Particularly in China, on 11 September 2020, the security of public health was proposed to be one of the scientific and technological innovation targets when the Chinese president, Xi Jinping, chaired the symposium for scientists [37]. Since then, increasingly more research has been carried out seeking solutions to basic research questions behind this target. In 2021, the China Geological Survey implemented the Plan of Geological Survey to Support the Healthy China Strategy. The purposes of this were to accelerate the construction of technological systems, organizational structure systems, professional development systems, condition guarantee systems, and coordination and cooperation mechanisms for geological surveys to support the Healthy China Strategic, to systematically understand the status, health risks, and changing trend of major geological problems affecting human health in all of China, especially in key regions such as urban and periurban areas, and to fully reveal the mechanisms and laws behind how these geoenvironmental factors have affected human health. Based on these geological survey projects, medical geology in China is developing at a fast pace. In the past, medical geology mainly focused on the health problems caused by toxic elements and associated processes. However, particular attention has also been paid to the essential elements in the novel geological survey projects. For example, years ago, the main research focus was how toxic elements could cause diseases, such as fluorosis and arsenicosis [38,39,40,41], but, now, increasingly more research focuses on the effects of essential elements on human health [42,43,44,45]. This shift indicates that people’s attitudes to health has changed from knowing how to avoid diseases to knowing how to maintain physical and mental health. This is a big step from traditional medical geology to health geology, and is more supportive towards fulfilling the One Health goal.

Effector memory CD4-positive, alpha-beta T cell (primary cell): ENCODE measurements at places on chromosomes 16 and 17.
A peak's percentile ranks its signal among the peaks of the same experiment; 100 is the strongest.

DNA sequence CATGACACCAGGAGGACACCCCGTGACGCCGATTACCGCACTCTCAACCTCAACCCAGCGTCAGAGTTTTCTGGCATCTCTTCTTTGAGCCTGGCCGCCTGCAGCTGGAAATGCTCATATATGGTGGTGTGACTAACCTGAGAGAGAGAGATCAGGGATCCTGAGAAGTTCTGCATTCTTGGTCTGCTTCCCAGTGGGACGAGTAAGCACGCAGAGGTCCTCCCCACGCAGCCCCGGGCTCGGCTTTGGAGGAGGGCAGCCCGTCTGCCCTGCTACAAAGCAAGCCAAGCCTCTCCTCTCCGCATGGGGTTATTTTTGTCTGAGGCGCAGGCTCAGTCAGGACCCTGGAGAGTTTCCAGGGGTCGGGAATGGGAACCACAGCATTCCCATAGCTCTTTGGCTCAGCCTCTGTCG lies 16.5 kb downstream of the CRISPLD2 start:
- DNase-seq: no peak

3. Papers Published in This Special Issue

The Special Issue Groundwater Quality and Public Health in the journal Water attracted 23 submissions, and after a rigorous peer review, 11 research papers were published. The topics of these papers ranged from regional groundwater quality and human health to specific elements or pollutants in groundwater (Table 1). Specifically, the 11 published articles could be classified into three topical clusters. The first topical cluster was regional groundwater quality and human health, and included four research articles. The second cluster was nitrate pollution, including two articles; the final cluster centered on trace elements, consisting of five research articles. In addition, as shown in the word cloud map generated using the titles and abstracts of papers in this Special Issue (Figure 1), the most frequently used words or terms in the papers comprising this Special Issue were groundwater, water, risk nitrate, health, hydrochemical, quality, drinking, basin, and HCO3. This indicated that the main research objective among these papers was groundwater, with nitrate being a very common groundwater contaminant. In addition, groundwater quality studies are usually associated with studies on groundwater hydrochemistry represented by major ions such as HCO3, and drinking water intake is the most significant exposure pathway causing human health risks.